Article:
DUSHANBE, November 2, 2012, Asia-Plus  -- The National Bank of Tajikistan (NBT) and Zaid Ibrahim & Co., the largest private law firm in Malaysia, have reportedly signed an agreement on development of Islamic banking.

Tajik central banks press center reports the agreement was signed in Dushanbe last Tuesday.  Under this agreement, the sides will work out a draft law “On Islamic Banking in Tajikistan” for the purpose of expansion of Tajikistan’s banking system.

Islamic banking (or participant banking) is banking or banking activity that is consistent with the principles of sharia law and its practical application through the development of Islamic economics.  Sharia prohibits the fixed or floating payment or acceptance of specific interest or fees (known as riba, or usury) for loans of money.  Investing in businesses that provide goods or services considered contrary to Islamic principles is also haraam (“sinful and prohibited”).  Although these principles have been applied in varying degrees by historical Islamic economies due to lack of Islamic practice, only in the late 20th century were a number of Islamic banks formed to apply these principles to private or semi-private commercial institutions within the Muslim community.

The first modern experiment with Islamic banking was undertaken in Egypt under cover without projecting an Islamic image—for fear of being seen as a manifestation of Islamic fundamentalism that was anathema to the political regime.  The pioneering effort, led by Ahmad Elnaggar, took the form of a savings bank based on profit-sharing in the Egyptian town of Mit Ghamr in 1963.  This experiment lasted until 1967, by which time there were nine such banks in country.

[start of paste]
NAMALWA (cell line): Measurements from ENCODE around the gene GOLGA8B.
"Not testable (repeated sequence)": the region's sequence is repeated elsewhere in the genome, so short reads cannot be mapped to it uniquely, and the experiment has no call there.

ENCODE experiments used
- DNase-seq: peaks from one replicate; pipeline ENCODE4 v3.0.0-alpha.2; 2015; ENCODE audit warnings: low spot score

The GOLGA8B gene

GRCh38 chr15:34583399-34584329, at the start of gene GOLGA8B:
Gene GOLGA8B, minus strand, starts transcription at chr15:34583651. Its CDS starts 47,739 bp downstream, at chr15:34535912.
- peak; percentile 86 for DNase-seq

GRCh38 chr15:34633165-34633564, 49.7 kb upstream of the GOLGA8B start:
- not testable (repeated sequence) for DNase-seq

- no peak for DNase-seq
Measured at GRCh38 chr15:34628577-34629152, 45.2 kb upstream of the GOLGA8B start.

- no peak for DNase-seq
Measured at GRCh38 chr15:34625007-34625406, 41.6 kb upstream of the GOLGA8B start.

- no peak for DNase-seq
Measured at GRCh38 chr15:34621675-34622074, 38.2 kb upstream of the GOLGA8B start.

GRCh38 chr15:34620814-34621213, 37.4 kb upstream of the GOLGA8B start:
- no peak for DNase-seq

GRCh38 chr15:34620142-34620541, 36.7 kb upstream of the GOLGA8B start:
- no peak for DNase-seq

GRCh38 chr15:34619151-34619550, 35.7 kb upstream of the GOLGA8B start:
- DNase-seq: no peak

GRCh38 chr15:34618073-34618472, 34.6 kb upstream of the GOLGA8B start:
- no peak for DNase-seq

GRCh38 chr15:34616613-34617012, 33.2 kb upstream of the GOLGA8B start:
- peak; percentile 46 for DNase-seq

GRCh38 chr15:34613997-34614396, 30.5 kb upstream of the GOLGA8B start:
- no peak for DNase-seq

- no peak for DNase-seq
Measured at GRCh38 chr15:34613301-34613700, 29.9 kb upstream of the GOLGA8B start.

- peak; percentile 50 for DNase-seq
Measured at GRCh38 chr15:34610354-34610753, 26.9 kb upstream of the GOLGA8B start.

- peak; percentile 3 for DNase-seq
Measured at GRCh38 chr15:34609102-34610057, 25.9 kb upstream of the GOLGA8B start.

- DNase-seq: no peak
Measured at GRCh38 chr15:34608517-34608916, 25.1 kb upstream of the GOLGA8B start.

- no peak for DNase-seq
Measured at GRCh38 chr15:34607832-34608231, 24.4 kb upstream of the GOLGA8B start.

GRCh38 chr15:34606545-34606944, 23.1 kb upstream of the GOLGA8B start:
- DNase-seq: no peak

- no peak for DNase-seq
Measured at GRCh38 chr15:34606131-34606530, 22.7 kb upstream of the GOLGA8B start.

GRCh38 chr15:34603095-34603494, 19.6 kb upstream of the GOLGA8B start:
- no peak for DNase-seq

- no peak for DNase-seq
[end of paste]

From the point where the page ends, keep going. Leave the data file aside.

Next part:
In 1975, the Islamic Development Bank was set up with the mission to provide funding to projects in the member countries.  The first modern commercial Islamic bank, Dubai Islamic Bank, opened its doors in 1975.  In the early years, the products offered were basic and strongly founded on conventional banking products, but in the last few years the industry is starting to see strong development in new products and services.

Islamic banking has the same purpose as conventional banking: to make money for the banking institute by lending out capital. But that is not the sole purpose either.  Adherence to Islamic law and ensuring fair play is also at the core of Islamic banking.  Because Islam forbids simply lending out money at interest (riba), Islamic rules on transactions have been created to prevent this evil.  The basic principle of Islamic banking is based on risk-sharing which is a component of trade rather than risk-transfer which we see in the conventional banking.  Islamic banking introduces concepts such as profit sharing, safekeeping, joint venture, cost plus, and leasing.

International experts note that Islamic Banking is growing at a rate of 10-15% per year and with signs of consistent future growth.  Islamic banks have more than 300 institutions spread over 51 countries, including the United States.  According to CIMB Group (universal bank operating in high growth economies in ASEAN), Islamic finance is the fastest-growing segment of the global financial system.

Established in 1987, Zaid Ibrahim & Co. is the largest private law firm in Malaysia.  Today, it is the most widely networked firm in Malaysia, with offices throughout the country.  Its successful expansion beyond Malaysian shores began in 2003 and it now has strategically positioned offices in major cities in the ASEAN region, the Middle East and Australia.